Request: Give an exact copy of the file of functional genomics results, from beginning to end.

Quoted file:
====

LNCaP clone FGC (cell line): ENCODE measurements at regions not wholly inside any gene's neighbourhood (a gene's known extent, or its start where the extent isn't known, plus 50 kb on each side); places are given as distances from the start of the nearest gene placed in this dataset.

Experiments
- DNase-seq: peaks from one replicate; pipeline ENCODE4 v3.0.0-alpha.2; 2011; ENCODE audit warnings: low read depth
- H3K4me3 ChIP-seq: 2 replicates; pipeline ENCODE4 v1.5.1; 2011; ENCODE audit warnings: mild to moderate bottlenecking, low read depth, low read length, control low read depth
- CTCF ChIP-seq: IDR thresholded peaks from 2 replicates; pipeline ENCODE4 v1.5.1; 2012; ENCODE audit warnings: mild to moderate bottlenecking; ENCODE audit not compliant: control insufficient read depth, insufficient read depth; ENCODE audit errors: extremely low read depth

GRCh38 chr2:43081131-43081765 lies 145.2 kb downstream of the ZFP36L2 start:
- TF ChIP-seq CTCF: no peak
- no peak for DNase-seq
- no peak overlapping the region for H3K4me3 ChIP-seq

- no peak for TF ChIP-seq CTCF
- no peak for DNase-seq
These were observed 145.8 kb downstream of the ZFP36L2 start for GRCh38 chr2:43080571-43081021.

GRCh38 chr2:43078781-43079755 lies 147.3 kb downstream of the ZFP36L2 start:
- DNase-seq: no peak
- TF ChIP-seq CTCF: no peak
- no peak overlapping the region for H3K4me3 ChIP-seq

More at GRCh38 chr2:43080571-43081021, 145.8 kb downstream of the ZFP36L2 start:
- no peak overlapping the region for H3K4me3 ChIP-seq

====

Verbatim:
LNCaP clone FGC (cell line): ENCODE measurements at regions not wholly inside any gene's neighbourhood (a gene's known extent, or its start where the extent isn't known, plus 50 kb on each side); places are given as distances from the start of the nearest gene placed in this dataset.

Experiments
- DNase-seq: peaks from one replicate; pipeline ENCODE4 v3.0.0-alpha.2; 2011; ENCODE audit warnings: low read depth
- H3K4me3 ChIP-seq: 2 replicates; pipeline ENCODE4 v1.5.1; 2011; ENCODE audit warnings: mild to moderate bottlenecking, low read depth, low read length, control low read depth
- CTCF ChIP-seq: IDR thresholded peaks from 2 replicates; pipeline ENCODE4 v1.5.1; 2012; ENCODE audit warnings: mild to moderate bottlenecking; ENCODE audit not compliant: control insufficient read depth, insufficient read depth; ENCODE audit errors: extremely low read depth

GRCh38 chr2:43081131-43081765 lies 145.2 kb downstream of the ZFP36L2 start:
- TF ChIP-seq CTCF: no peak
- no peak for DNase-seq
- no peak overlapping the region for H3K4me3 ChIP-seq

- no peak for TF ChIP-seq CTCF
- no peak for DNase-seq
These were observed 145.8 kb downstream of the ZFP36L2 start for GRCh38 chr2:43080571-43081021.

GRCh38 chr2:43078781-43079755 lies 147.3 kb downstream of the ZFP36L2 start:
- DNase-seq: no peak
- TF ChIP-seq CTCF: no peak
- no peak overlapping the region for H3K4me3 ChIP-seq

More at GRCh38 chr2:43080571-43081021, 145.8 kb downstream of the ZFP36L2 start:
- no peak overlapping the region for H3K4me3 ChIP-seq